TaipeiDawg wrote:The old 'you will just leave if there's a war' argument has been around for quite a long time and is pretty worn out by now. Anyway, all the fleeing foreigners would have to line up behind all the dual passport holding locals to leave Taiwan.
If this shite hits the fan, there won't be anybody checkin passports at the helipad
If Taiwan were to declare independence, I don't think that China's response would be immediate full-scale military invasion. I'd expect a well thought-out strategy of intimidation which would undermine Taiwan's will. Very easy to do, in my opinion, since the average Taiwanese is not ready to tolerate hardships.
How to do it exactly? First, torpedo or missile attack on a couple of Taiwanese-flagged container ships at the mouth of Kaohsiung and Keelung (Jilong) harbors. Publicly announce that in the future, all container ships trying to enter the harbors will be destroyed. Foreign carriers will not take the risk, and will pull all their ships out. Taiwan's export-oriented economy plummets. With no oil and coal flowing into Taiwan, the electric power plants (other than nuclear ones) have to shut down, plunging most of the island into darkness. (Note to you anti-nuke folks, I told you so). This shuts down most of the manufacturing, railways and highway transport. Now, just sit back and wait while panicked wealthy Taiwanese and foreign English teachers (like most of the Taiwan independence advocates here on Forumosa) panic to get out of Taiwan with all their money. Foreigners may get to jump the queue on the Taiwanese because some foreign governments will provide "evacuation flights" only for their citizens. I know for a fact that AIT has a plan in place to do this should the need arise (I know the local guy here who is in charge of this).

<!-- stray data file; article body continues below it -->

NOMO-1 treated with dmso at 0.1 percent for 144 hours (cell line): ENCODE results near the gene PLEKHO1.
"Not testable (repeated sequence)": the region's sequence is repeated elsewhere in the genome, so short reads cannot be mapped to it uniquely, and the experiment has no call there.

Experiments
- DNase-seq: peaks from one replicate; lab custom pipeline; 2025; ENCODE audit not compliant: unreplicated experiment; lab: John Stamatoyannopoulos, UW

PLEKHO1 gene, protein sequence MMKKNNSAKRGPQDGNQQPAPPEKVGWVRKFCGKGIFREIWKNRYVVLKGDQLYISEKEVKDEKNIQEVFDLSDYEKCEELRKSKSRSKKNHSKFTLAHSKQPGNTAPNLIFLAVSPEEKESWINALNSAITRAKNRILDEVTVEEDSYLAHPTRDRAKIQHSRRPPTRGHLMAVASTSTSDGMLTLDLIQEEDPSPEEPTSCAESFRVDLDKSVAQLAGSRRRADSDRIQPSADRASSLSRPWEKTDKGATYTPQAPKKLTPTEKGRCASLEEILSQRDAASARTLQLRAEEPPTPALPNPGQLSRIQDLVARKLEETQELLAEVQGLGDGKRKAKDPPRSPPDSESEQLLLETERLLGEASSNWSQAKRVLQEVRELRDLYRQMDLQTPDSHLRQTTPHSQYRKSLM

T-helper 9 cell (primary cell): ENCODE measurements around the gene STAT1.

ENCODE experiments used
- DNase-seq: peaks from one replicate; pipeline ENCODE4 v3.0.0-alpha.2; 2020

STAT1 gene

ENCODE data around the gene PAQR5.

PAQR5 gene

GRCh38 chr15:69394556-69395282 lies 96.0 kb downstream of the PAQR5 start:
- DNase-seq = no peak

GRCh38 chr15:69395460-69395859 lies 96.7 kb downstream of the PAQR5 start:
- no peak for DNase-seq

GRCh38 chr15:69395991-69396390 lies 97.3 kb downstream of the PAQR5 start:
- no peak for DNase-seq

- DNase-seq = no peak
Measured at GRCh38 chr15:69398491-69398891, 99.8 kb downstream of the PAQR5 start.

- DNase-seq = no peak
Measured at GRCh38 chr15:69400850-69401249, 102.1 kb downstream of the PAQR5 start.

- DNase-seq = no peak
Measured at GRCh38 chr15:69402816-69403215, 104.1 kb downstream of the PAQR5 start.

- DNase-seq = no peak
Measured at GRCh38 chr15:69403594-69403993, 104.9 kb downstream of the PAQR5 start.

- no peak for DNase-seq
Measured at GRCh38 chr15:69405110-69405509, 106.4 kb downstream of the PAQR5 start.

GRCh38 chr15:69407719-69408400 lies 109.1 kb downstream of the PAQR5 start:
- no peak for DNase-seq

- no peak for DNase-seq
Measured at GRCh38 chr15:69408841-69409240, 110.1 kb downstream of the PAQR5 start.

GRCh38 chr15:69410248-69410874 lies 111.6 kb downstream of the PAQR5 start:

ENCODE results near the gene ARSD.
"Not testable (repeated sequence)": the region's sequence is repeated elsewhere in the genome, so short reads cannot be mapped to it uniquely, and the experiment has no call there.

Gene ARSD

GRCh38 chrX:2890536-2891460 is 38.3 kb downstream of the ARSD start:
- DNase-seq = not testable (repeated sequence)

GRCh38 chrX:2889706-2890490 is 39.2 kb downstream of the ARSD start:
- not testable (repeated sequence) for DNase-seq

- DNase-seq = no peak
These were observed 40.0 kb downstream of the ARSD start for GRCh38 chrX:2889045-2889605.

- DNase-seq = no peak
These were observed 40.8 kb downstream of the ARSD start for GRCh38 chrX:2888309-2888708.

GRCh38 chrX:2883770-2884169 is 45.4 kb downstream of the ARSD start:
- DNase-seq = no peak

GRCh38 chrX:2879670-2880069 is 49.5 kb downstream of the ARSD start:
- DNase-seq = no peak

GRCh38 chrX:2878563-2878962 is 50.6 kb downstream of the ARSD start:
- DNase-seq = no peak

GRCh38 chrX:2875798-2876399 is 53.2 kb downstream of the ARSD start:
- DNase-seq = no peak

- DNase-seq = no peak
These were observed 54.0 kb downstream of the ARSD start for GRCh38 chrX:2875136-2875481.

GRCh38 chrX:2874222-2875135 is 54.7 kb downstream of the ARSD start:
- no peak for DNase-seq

China may speed things up by, every few days, lobbing a missile someplace into a city, even without an explosive warhead. Just do it for the psychological effect. Hit Taipei 101, for instance, without blowing up the building, but announce publicly that if Taiwan doesn't surrender soon, they are going to arm the missiles with explosives or maybe chemical weapons. Panic ensues. Food grows scarce due to hoarding and lack of imports. The streets are no longer safe.
Will the USA come riding to the rescue, as the Taiwanese expect? I doubt it very much. For all the bluster, the USA won't risk the enormous economic consequences of having China cut off all exports to the USA. What is more important to US politicians, freedom for Taiwan or profits for Wal-Mart? I rest my case.